With no obvious catalyst pushing them either way, indexes spent most of the day wavering between slight gains and losses. Investors are waiting for clues from a Federal Reserve meeting next Wednesday as to when it may start increasing interest rates. The prospect of higher rates and a surge in the dollar have been weighing on markets since indexes hit record highs last week.
Stocks rose at the opening of trading and, until about an hour before the close, were holding onto their gains. The losses at the end were tiny, and energy and financial companies managed to rally.
The Dow Jones industrial average lost 27.55 points, or 0.2 percent, to close at 17,635.39. The Standard & Poor’s 500 index lost 3.92 points, or 0.2 percent, to 2,040.24. Both indexes are down about 1 percent in 2015.
The Nasdaq composite fell 9.85 points, or 0.2 percent, to 4,849.94. The Nasdaq is up 2.4 percent this year.
The odds of the Fed raising rates appeared to rise Friday after the U.S. government reported a burst in hiring last month. A rate increase would be the first in nine years.
A U.S. interest rate rise would come as Japan and Europe are struggling to grow and as China’s expansion slows. On Wednesday, China’s official Xinhua news agency reported that output in the world’s second-biggest economy rose 6.8 percent in the first two months of the year, less than expected. China is expected to slow further after growing 7.4 percent last year, the slowest rate in nearly a quarter-century.
As the Fed is poised to raise rates, the European Central Bank is trying to lower them. The divergent policies are hammering the euro and sending the dollar higher. On Wednesday, the euro fell to $1.0550, its lowest level since April 2003.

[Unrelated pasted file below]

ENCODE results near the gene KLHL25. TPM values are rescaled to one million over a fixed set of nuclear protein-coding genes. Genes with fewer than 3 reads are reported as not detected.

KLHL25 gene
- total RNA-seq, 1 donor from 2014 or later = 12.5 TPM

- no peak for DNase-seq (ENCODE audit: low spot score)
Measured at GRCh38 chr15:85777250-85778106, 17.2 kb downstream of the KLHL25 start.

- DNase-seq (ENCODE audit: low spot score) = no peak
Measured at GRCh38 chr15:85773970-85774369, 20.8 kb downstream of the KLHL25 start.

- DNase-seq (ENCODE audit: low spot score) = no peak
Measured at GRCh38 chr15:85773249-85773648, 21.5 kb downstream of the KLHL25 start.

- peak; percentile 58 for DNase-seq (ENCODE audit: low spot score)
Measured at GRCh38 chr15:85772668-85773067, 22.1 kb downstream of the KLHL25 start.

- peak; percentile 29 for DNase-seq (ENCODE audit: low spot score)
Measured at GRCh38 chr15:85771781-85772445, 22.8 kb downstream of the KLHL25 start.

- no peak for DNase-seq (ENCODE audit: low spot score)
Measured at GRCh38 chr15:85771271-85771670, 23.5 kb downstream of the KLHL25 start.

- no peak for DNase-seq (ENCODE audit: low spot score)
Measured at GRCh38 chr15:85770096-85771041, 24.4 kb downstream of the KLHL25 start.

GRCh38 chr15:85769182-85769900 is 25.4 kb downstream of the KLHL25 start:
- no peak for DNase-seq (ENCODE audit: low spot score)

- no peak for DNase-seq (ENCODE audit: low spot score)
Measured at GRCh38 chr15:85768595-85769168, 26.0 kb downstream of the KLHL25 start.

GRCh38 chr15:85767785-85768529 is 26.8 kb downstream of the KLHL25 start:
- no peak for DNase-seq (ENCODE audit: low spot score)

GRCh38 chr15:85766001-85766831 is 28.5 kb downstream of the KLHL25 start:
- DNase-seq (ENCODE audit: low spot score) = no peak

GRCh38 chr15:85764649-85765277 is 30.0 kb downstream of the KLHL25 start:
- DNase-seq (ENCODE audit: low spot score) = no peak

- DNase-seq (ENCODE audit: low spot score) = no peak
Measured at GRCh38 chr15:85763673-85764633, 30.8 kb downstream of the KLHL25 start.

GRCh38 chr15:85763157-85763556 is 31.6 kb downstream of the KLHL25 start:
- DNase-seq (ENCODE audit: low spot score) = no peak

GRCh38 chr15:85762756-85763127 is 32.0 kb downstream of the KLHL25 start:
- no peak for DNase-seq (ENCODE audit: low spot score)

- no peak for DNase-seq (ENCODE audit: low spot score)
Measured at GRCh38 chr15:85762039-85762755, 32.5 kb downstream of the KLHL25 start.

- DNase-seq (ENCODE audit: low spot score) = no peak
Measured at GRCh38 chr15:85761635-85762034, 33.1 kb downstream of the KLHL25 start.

Among stocks making big moves:
— Apple fell $2.27, or 1.8 percent, to $122.24 after its iTunes and app stores suffered a rare outage, frustrating millions of users around the world. Earlier in the week, Apple announced new details about its Apple Watch and MacBook products.
— Southwest Airlines rose 90 cents, or 2 percent, to $43.84. The airline said its flights were more crowded and a key revenue figure increased in February compared with a year earlier.
The price of U.S. oil fell slightly after the Energy Department reported an increase in inventories that was only slightly larger than analysts had expected. Benchmark U.S. crude fell 12 cents to close at $48.17 a barrel in New York. Brent crude, a benchmark for international oils used by many U.S. refineries, rose $1.15 to close at $57.54 a barrel in London.
In other futures trading on the NYMEX:
- Wholesale gasoline rose 0.8 cent to close at $1.826 a gallon.
- Heating oil rose 0.6 cent to close at $1.820 a gallon.
- Natural gas rose 9.2 cents to close at $2.824 per 1,000 cubic feet.
In the bond market, U.S. government bond prices rose, pushing yields lower. The yield on the 10-year Treasury note fell to 2.11 percent from 2.13 percent on Tuesday.
Precious and industrial metals futures closed lower. Gold fell $9.50 to $1,150.60 an ounce, silver fell 27 cents to $15.37 an ounce and copper fell two cents to $2.61 a pound.